My parents thought they were acting on the best moral values available.

Later, when the four of us boys were moving out of their house, one by one, they made sure to communicate with us that they know they weren’t perfect parents. But they said it was their hope that we would learn to be better parents than they were, just as they had learned to make their own improvements on the parental examples they were given. They said they believed that each generation of parents made improvements based on what they didn’t like about how they were raised.

These days there are so many different parenting styles out there (some made fun of in the movie above). And there are even more disapproving judgements being made of each other’s parenting styles. I’ve personally come to a place where I think that every parent is different, every child is different, and in every home methods are developed that have practical value for all who live in that home. However, when it comes to child abuse, a line has been crossed. Which begs the question: Is “spanking” (read: hitting your child hard enough that they don’t want it to happen again) child abuse? According to some of the comments following Prof. John Stackhouse’s blog post, corporal punishment isn’t abuse when it’s “mild spanking done in love” (see evedyahu’s at the end of thread #2).

February 20, 2011

Debating: weak without rhetoric

Posted in art, atheism, culture, psychology, religion, science at 8:18 pm by Jerry


People can google the info if evidence is their highest priority. (These people don’t need a debater.)

However, if peoples’ highest priority is wanting to believe in something they think is more worthy than believing in it’s competing beliefs, good debaters are needed.

Good debaters realize they have more to address than the part of the mind that collects and compares information. “Pathos” and “Ethos” are just as important as “Logos” when communicating/relating with others (a lesson I’ve been learning from my favorite rhetorician). And good debaters make good use of rhetoric to counter-act whatever misuses of rhetoric the opposition employs…

January 13, 2011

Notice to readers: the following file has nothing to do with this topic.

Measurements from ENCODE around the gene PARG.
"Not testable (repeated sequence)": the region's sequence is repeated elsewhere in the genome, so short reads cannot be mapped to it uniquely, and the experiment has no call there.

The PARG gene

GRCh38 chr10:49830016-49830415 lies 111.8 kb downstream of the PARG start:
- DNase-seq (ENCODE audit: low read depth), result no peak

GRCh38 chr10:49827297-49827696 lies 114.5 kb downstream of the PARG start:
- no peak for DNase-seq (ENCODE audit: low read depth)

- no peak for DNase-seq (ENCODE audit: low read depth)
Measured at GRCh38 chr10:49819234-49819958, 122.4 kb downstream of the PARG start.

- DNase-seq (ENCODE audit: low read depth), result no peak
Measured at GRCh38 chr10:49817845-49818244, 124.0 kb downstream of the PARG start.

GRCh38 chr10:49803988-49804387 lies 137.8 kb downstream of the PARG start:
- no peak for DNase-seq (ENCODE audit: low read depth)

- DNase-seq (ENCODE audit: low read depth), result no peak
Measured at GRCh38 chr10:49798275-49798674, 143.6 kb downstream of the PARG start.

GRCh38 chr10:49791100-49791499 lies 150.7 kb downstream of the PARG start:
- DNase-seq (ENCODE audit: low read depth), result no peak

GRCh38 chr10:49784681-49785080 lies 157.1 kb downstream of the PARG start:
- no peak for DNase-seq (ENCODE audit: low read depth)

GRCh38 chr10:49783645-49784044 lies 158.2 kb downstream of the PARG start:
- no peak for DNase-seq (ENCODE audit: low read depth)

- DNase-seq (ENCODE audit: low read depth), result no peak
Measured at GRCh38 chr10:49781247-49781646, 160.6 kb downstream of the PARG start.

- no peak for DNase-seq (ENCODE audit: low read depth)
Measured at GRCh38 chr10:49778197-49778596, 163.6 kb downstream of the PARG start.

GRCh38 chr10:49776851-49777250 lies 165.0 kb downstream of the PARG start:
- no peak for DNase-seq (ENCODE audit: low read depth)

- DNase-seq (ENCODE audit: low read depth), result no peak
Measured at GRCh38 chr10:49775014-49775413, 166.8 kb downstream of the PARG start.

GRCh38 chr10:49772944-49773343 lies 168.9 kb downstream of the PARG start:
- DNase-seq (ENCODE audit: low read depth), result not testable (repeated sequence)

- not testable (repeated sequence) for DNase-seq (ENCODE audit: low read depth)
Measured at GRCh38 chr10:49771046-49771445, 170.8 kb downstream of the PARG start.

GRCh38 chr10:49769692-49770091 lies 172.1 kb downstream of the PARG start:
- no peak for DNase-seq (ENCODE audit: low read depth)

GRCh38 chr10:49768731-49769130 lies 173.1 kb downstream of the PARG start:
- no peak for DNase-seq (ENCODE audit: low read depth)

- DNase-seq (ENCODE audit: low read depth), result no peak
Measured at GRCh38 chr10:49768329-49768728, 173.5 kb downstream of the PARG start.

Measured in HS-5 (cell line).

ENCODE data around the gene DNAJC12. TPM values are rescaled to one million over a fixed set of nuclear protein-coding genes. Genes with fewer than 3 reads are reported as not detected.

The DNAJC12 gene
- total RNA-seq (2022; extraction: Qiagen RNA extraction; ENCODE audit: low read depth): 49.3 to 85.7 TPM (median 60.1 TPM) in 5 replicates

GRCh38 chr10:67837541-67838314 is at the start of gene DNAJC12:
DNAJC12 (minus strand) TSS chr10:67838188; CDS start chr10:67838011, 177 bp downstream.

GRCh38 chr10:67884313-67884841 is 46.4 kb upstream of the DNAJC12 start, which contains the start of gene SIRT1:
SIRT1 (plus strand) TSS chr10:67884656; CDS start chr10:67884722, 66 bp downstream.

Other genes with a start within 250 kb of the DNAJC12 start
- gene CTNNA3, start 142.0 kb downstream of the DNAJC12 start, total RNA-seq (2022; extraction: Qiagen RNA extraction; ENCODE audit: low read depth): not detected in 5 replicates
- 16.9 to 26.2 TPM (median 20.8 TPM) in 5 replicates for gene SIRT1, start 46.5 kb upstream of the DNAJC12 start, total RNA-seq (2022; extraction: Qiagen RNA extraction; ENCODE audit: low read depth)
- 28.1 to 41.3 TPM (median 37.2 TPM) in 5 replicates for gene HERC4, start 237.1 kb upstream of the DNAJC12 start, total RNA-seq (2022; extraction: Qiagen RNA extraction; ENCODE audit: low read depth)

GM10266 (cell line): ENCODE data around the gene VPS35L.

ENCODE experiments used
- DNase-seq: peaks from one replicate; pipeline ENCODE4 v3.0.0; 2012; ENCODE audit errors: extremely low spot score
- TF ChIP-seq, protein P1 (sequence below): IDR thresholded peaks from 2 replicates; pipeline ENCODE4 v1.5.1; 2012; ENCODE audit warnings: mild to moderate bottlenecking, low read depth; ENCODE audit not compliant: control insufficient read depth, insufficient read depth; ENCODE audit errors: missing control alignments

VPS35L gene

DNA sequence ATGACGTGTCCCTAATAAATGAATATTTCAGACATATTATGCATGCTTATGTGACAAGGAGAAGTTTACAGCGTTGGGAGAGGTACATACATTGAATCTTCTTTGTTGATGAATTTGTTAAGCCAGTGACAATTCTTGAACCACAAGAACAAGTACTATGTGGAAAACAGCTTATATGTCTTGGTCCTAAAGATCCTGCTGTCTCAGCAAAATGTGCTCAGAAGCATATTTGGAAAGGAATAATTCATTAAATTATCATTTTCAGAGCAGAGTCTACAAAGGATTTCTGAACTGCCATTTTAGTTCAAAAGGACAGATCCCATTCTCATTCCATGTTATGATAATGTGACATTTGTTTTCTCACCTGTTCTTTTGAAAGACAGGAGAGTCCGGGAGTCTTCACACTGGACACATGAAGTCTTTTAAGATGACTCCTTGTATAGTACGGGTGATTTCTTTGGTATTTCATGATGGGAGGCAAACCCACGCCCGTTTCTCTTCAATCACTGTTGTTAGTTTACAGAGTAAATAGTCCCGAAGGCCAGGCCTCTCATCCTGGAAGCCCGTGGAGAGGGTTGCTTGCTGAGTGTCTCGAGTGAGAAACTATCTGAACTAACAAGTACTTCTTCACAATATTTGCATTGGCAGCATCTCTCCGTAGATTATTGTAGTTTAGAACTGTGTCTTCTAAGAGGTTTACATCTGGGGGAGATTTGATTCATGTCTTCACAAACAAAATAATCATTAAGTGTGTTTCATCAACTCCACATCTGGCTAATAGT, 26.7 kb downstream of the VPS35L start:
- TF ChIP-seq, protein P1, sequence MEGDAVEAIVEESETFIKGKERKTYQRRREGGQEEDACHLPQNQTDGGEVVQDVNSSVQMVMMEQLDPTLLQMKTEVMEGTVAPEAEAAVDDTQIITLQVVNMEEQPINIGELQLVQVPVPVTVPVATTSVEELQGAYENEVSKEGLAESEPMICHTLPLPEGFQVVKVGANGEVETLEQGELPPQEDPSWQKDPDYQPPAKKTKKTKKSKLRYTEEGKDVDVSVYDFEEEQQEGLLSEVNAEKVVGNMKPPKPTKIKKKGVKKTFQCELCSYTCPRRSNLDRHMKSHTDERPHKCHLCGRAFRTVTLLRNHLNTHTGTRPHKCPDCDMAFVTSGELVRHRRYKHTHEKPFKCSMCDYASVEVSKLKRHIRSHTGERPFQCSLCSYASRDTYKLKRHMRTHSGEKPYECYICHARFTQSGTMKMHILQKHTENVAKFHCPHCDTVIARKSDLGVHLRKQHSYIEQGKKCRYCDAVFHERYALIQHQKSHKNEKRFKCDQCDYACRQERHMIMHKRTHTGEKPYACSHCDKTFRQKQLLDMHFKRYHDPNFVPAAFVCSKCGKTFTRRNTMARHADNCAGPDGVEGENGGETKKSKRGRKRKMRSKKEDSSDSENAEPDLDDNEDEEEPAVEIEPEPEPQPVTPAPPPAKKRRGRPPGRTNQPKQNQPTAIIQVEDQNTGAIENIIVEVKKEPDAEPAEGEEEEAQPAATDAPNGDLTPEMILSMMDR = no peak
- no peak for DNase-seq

Piss On Death Penalties

Posted in art, atheism, culture, history, philosophy of religion, politics, Secular Humanism at 8:22 pm by Jerry

Whether they will ever empathize with their victims or not, I’d like criminals to LIVE without some of the key advantages society has to offer.

Not for an eternity. Just long enough for criminals to EARN A SOCIETY’S TRUST and keep societies PROTECTED IN THE MEANTIME.

It’s not perfect justice. If human beings COULD have protected themselves according to the wisdom (discovering what’s good and not-so-good) they’ve attained, I suspect we would have. We just haven’t had the resources to do so.

I think this approach to crime would be THE RESPONSIBLE THING TO DO, for the criminals and their keepers. And atoning for the mistakes of another? That would not be a responsible thing to do!

So here we are.

READYYYY….     AAAAIM….

BLASPHEMY!!!!


What Changes For Social Justice Are You Looking Forward To?

Posted in art, atheism, church, culture, family, history, politics, religion, Secular Humanism at 7:32 pm by Jerry

Here’s something I’d like to see changed:

December 12, 2010

This Secular Humanist Welcomes Christmas

Posted in art, culture, family, fiction, film, friends, holidays, poetry, secular humansim at 8:02 am by Jerry

Christmas can mean so many different things to so many different people.
But I think what might be the greatest meaning we can all share,
If we care to think that sharing Christmas is fair,
Was said best by Dr.Seuss in his popular book,
Listen, or take a look:

Christmas day is in our grasp,
So long as we have hands to clasp.
Christmas day will always be,
Just as long as we have we.
Welcome Christmas, while we stand,
Heart to heart, and hand in hand.

Next page